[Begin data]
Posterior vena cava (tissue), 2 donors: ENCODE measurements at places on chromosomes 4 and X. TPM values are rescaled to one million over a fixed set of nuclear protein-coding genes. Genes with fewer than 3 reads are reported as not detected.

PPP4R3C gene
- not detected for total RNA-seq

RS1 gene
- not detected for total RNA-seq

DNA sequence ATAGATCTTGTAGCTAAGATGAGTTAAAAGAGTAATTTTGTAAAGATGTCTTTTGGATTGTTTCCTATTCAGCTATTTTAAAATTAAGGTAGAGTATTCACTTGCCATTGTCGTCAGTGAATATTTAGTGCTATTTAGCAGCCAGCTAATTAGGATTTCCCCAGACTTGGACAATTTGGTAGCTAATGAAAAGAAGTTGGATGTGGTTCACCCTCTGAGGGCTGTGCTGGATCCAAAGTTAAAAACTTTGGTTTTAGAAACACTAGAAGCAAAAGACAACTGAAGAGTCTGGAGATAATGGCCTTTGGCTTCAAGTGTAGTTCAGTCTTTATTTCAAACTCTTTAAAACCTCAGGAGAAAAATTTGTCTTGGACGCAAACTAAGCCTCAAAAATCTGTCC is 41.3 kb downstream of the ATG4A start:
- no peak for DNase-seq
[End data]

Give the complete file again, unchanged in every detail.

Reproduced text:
Posterior vena cava (tissue), 2 donors: ENCODE measurements at places on chromosomes 4 and X. TPM values are rescaled to one million over a fixed set of nuclear protein-coding genes. Genes with fewer than 3 reads are reported as not detected.

PPP4R3C gene
- not detected for total RNA-seq

RS1 gene
- not detected for total RNA-seq

DNA sequence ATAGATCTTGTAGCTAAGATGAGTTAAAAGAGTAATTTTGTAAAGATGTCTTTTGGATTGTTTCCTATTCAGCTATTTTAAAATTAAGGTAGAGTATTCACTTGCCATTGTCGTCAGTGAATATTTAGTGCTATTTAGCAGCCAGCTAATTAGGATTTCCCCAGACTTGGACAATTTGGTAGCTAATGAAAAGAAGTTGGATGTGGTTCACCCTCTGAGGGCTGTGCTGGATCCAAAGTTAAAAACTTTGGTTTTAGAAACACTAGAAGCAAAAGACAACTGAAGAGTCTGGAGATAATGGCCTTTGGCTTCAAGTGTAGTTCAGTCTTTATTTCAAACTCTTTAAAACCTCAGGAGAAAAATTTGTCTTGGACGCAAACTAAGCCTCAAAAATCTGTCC is 41.3 kb downstream of the ATG4A start:
- no peak for DNase-seq